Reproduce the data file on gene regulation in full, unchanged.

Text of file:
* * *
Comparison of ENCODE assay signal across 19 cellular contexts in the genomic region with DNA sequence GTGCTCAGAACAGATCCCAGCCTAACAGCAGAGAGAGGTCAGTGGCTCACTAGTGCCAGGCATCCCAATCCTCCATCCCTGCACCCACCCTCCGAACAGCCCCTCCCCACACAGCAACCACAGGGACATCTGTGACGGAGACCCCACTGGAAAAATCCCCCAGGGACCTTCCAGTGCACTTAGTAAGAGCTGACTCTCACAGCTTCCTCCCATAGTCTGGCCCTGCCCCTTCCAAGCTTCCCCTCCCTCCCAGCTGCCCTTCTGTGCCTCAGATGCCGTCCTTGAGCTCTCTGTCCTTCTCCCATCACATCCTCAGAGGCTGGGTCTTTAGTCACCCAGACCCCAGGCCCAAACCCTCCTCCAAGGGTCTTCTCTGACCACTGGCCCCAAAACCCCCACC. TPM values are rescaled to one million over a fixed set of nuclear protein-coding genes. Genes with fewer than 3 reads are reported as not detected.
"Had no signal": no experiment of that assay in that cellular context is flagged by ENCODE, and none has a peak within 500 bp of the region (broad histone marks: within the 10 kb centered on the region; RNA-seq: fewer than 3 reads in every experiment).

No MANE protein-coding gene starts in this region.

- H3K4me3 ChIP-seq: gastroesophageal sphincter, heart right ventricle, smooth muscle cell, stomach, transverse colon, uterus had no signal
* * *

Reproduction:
Comparison of ENCODE assay signal across 19 cellular contexts in the genomic region with DNA sequence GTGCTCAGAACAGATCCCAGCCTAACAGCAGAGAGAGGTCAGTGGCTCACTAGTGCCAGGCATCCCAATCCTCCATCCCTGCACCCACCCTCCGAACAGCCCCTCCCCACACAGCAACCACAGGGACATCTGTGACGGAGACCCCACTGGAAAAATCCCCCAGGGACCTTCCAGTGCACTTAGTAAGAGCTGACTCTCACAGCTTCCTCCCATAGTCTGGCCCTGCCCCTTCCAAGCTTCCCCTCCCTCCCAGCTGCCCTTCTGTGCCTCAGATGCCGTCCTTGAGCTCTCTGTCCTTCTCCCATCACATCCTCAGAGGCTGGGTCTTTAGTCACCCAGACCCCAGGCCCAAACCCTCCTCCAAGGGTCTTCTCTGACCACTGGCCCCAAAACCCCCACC. TPM values are rescaled to one million over a fixed set of nuclear protein-coding genes. Genes with fewer than 3 reads are reported as not detected.
"Had no signal": no experiment of that assay in that cellular context is flagged by ENCODE, and none has a peak within 500 bp of the region (broad histone marks: within the 10 kb centered on the region; RNA-seq: fewer than 3 reads in every experiment).

No MANE protein-coding gene starts in this region.

- H3K4me3 ChIP-seq: gastroesophageal sphincter, heart right ventricle, smooth muscle cell, stomach, transverse colon, uterus had no signal